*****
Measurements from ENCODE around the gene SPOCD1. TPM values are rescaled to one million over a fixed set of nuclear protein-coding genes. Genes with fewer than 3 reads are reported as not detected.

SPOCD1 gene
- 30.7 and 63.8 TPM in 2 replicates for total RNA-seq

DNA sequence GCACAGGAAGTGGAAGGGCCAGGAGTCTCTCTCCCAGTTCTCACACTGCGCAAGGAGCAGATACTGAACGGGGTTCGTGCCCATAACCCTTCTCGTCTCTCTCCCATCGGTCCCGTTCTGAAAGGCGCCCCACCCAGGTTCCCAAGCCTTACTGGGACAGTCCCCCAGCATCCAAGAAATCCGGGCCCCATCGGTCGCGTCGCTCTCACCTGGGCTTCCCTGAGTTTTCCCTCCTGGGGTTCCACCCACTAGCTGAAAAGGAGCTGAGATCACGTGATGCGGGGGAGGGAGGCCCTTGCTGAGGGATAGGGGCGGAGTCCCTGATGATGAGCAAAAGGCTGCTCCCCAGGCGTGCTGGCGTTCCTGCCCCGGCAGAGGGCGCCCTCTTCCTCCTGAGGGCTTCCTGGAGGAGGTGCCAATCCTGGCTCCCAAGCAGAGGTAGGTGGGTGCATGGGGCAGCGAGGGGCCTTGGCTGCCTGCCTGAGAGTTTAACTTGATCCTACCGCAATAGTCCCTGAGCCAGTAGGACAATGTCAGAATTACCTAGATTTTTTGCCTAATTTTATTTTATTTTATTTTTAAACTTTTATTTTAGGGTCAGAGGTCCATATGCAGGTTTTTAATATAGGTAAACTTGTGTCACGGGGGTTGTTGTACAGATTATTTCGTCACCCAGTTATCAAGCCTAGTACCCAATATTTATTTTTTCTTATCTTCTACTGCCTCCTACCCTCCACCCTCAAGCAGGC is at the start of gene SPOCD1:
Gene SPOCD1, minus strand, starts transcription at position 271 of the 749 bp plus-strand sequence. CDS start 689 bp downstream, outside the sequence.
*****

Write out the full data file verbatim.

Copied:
Measurements from ENCODE around the gene SPOCD1. TPM values are rescaled to one million over a fixed set of nuclear protein-coding genes. Genes with fewer than 3 reads are reported as not detected.

SPOCD1 gene
- 30.7 and 63.8 TPM in 2 replicates for total RNA-seq

DNA sequence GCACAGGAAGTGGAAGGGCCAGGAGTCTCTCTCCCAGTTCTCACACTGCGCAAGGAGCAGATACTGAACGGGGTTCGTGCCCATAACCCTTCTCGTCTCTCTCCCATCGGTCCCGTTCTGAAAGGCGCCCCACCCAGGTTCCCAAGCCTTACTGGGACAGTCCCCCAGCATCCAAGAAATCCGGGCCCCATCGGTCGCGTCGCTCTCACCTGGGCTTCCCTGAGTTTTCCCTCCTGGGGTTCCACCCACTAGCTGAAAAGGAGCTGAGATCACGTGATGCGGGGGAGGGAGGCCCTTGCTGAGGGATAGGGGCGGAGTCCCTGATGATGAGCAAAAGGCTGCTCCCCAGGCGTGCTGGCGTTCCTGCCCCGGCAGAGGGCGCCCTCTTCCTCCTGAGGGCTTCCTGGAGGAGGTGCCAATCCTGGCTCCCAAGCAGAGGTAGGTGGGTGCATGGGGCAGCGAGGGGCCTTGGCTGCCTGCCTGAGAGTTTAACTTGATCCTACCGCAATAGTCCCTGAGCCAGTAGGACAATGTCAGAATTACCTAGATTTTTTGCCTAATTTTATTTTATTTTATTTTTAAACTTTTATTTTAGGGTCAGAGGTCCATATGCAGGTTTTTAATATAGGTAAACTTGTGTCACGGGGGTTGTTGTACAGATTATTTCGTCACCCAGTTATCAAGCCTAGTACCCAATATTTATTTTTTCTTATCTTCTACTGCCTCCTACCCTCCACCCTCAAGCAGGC is at the start of gene SPOCD1:
Gene SPOCD1, minus strand, starts transcription at position 271 of the 749 bp plus-strand sequence. CDS start 689 bp downstream, outside the sequence.